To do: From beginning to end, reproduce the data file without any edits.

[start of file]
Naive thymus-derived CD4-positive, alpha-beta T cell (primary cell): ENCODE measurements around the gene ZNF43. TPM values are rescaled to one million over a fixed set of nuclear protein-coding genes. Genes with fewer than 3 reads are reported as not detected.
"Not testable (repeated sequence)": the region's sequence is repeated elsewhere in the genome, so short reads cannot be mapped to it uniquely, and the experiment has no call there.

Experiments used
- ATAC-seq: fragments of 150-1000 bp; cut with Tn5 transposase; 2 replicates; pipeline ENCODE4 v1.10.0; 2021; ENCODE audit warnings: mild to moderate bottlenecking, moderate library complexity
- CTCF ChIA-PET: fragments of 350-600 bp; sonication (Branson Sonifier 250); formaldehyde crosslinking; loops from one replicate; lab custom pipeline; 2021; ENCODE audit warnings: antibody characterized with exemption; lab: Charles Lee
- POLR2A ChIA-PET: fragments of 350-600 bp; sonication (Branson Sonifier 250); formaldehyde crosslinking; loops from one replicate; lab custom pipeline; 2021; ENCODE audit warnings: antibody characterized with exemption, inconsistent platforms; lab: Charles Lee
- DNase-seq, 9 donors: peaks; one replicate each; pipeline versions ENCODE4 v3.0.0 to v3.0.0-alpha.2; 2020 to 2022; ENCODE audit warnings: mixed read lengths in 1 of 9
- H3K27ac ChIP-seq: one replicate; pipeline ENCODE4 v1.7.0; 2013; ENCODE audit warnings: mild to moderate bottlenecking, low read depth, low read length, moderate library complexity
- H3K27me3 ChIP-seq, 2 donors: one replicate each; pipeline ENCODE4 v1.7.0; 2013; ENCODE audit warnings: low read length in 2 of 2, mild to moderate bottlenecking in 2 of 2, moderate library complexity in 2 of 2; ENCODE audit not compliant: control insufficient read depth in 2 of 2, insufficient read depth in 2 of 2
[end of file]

Naive thymus-derived CD4-positive, alpha-beta T cell (primary cell): ENCODE measurements around the gene ZNF43. TPM values are rescaled to one million over a fixed set of nuclear protein-coding genes. Genes with fewer than 3 reads are reported as not detected.
"Not testable (repeated sequence)": the region's sequence is repeated elsewhere in the genome, so short reads cannot be mapped to it uniquely, and the experiment has no call there.

Experiments used
- ATAC-seq: fragments of 150-1000 bp; cut with Tn5 transposase; 2 replicates; pipeline ENCODE4 v1.10.0; 2021; ENCODE audit warnings: mild to moderate bottlenecking, moderate library complexity
- CTCF ChIA-PET: fragments of 350-600 bp; sonication (Branson Sonifier 250); formaldehyde crosslinking; loops from one replicate; lab custom pipeline; 2021; ENCODE audit warnings: antibody characterized with exemption; lab: Charles Lee
- POLR2A ChIA-PET: fragments of 350-600 bp; sonication (Branson Sonifier 250); formaldehyde crosslinking; loops from one replicate; lab custom pipeline; 2021; ENCODE audit warnings: antibody characterized with exemption, inconsistent platforms; lab: Charles Lee
- DNase-seq, 9 donors: peaks; one replicate each; pipeline versions ENCODE4 v3.0.0 to v3.0.0-alpha.2; 2020 to 2022; ENCODE audit warnings: mixed read lengths in 1 of 9
- H3K27ac ChIP-seq: one replicate; pipeline ENCODE4 v1.7.0; 2013; ENCODE audit warnings: mild to moderate bottlenecking, low read depth, low read length, moderate library complexity
- H3K27me3 ChIP-seq, 2 donors: one replicate each; pipeline ENCODE4 v1.7.0; 2013; ENCODE audit warnings: low read length in 2 of 2, mild to moderate bottlenecking in 2 of 2, moderate library complexity in 2 of 2; ENCODE audit not compliant: control insufficient read depth in 2 of 2, insufficient read depth in 2 of 2